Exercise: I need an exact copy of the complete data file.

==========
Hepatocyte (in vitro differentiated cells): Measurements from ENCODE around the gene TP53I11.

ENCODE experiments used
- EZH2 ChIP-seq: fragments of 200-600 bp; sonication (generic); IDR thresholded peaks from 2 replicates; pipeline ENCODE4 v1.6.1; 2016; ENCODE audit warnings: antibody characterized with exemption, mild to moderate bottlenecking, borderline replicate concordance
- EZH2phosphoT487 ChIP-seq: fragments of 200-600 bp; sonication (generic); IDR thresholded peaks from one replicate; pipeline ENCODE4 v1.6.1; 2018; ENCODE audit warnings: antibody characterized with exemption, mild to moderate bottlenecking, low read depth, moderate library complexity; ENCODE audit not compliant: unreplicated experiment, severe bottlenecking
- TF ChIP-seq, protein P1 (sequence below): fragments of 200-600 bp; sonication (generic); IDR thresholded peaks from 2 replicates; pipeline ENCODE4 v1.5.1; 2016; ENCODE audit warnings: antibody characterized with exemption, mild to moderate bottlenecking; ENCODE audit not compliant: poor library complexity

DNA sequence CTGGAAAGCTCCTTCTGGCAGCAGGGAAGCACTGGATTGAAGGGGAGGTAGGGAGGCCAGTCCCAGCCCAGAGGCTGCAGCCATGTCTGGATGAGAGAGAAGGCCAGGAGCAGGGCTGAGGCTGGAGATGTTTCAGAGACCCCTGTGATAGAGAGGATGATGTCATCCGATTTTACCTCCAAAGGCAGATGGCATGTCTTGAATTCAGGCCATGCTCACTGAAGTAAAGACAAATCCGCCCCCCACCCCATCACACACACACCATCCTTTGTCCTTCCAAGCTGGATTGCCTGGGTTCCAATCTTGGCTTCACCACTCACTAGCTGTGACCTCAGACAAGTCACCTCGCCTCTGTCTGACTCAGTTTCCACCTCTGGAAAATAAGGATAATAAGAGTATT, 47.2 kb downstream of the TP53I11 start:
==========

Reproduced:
Hepatocyte (in vitro differentiated cells): Measurements from ENCODE around the gene TP53I11.

ENCODE experiments used
- EZH2 ChIP-seq: fragments of 200-600 bp; sonication (generic); IDR thresholded peaks from 2 replicates; pipeline ENCODE4 v1.6.1; 2016; ENCODE audit warnings: antibody characterized with exemption, mild to moderate bottlenecking, borderline replicate concordance
- EZH2phosphoT487 ChIP-seq: fragments of 200-600 bp; sonication (generic); IDR thresholded peaks from one replicate; pipeline ENCODE4 v1.6.1; 2018; ENCODE audit warnings: antibody characterized with exemption, mild to moderate bottlenecking, low read depth, moderate library complexity; ENCODE audit not compliant: unreplicated experiment, severe bottlenecking
- TF ChIP-seq, protein P1 (sequence below): fragments of 200-600 bp; sonication (generic); IDR thresholded peaks from 2 replicates; pipeline ENCODE4 v1.5.1; 2016; ENCODE audit warnings: antibody characterized with exemption, mild to moderate bottlenecking; ENCODE audit not compliant: poor library complexity

DNA sequence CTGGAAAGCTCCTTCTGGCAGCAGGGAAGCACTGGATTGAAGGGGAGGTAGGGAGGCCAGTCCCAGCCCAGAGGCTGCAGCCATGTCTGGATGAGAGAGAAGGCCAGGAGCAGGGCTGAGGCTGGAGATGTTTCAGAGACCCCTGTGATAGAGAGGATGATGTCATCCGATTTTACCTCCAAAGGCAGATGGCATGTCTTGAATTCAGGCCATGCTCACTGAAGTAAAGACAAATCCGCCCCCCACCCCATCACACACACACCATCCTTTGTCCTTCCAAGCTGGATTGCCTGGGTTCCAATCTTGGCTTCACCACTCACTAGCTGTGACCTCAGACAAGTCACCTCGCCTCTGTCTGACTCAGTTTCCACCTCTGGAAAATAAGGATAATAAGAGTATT, 47.2 kb downstream of the TP53I11 start: